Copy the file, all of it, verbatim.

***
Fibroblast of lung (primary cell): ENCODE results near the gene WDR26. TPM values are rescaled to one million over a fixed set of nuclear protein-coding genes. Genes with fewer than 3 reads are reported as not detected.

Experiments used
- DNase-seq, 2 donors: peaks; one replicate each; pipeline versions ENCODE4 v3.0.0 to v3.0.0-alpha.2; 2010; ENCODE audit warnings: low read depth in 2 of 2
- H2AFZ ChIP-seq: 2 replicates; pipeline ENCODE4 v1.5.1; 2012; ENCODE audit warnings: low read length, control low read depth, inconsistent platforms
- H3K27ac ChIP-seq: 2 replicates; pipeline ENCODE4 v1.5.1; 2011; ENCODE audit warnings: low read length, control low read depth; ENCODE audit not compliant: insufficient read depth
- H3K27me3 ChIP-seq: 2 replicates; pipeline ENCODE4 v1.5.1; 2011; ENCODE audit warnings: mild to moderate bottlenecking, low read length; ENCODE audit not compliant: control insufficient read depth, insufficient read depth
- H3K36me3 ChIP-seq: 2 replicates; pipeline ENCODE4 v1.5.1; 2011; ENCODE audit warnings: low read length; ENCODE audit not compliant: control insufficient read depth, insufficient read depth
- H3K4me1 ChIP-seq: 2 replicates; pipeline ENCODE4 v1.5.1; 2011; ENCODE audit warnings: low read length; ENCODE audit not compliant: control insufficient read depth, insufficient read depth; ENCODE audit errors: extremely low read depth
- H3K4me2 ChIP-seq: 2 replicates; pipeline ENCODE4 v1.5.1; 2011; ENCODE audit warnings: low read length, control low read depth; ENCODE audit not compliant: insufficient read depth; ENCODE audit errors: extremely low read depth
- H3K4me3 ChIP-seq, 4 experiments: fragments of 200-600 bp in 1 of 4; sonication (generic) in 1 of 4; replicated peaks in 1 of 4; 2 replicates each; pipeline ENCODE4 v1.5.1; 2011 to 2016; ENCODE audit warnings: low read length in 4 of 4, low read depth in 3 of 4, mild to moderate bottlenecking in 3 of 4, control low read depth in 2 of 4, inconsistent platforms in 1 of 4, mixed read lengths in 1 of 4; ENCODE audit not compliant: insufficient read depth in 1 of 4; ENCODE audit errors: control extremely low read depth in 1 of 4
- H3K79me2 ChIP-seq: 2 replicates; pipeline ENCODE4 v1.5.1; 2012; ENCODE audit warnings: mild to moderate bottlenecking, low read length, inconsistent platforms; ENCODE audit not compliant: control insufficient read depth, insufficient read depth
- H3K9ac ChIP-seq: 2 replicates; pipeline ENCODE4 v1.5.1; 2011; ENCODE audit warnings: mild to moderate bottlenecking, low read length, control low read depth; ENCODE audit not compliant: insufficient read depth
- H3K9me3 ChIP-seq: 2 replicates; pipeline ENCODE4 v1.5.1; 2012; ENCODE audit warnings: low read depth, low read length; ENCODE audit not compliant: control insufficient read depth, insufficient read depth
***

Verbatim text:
Fibroblast of lung (primary cell): ENCODE results near the gene WDR26. TPM values are rescaled to one million over a fixed set of nuclear protein-coding genes. Genes with fewer than 3 reads are reported as not detected.

Experiments used
- DNase-seq, 2 donors: peaks; one replicate each; pipeline versions ENCODE4 v3.0.0 to v3.0.0-alpha.2; 2010; ENCODE audit warnings: low read depth in 2 of 2
- H2AFZ ChIP-seq: 2 replicates; pipeline ENCODE4 v1.5.1; 2012; ENCODE audit warnings: low read length, control low read depth, inconsistent platforms
- H3K27ac ChIP-seq: 2 replicates; pipeline ENCODE4 v1.5.1; 2011; ENCODE audit warnings: low read length, control low read depth; ENCODE audit not compliant: insufficient read depth
- H3K27me3 ChIP-seq: 2 replicates; pipeline ENCODE4 v1.5.1; 2011; ENCODE audit warnings: mild to moderate bottlenecking, low read length; ENCODE audit not compliant: control insufficient read depth, insufficient read depth
- H3K36me3 ChIP-seq: 2 replicates; pipeline ENCODE4 v1.5.1; 2011; ENCODE audit warnings: low read length; ENCODE audit not compliant: control insufficient read depth, insufficient read depth
- H3K4me1 ChIP-seq: 2 replicates; pipeline ENCODE4 v1.5.1; 2011; ENCODE audit warnings: low read length; ENCODE audit not compliant: control insufficient read depth, insufficient read depth; ENCODE audit errors: extremely low read depth
- H3K4me2 ChIP-seq: 2 replicates; pipeline ENCODE4 v1.5.1; 2011; ENCODE audit warnings: low read length, control low read depth; ENCODE audit not compliant: insufficient read depth; ENCODE audit errors: extremely low read depth
- H3K4me3 ChIP-seq, 4 experiments: fragments of 200-600 bp in 1 of 4; sonication (generic) in 1 of 4; replicated peaks in 1 of 4; 2 replicates each; pipeline ENCODE4 v1.5.1; 2011 to 2016; ENCODE audit warnings: low read length in 4 of 4, low read depth in 3 of 4, mild to moderate bottlenecking in 3 of 4, control low read depth in 2 of 4, inconsistent platforms in 1 of 4, mixed read lengths in 1 of 4; ENCODE audit not compliant: insufficient read depth in 1 of 4; ENCODE audit errors: control extremely low read depth in 1 of 4
- H3K79me2 ChIP-seq: 2 replicates; pipeline ENCODE4 v1.5.1; 2012; ENCODE audit warnings: mild to moderate bottlenecking, low read length, inconsistent platforms; ENCODE audit not compliant: control insufficient read depth, insufficient read depth
- H3K9ac ChIP-seq: 2 replicates; pipeline ENCODE4 v1.5.1; 2011; ENCODE audit warnings: mild to moderate bottlenecking, low read length, control low read depth; ENCODE audit not compliant: insufficient read depth
- H3K9me3 ChIP-seq: 2 replicates; pipeline ENCODE4 v1.5.1; 2012; ENCODE audit warnings: low read depth, low read length; ENCODE audit not compliant: control insufficient read depth, insufficient read depth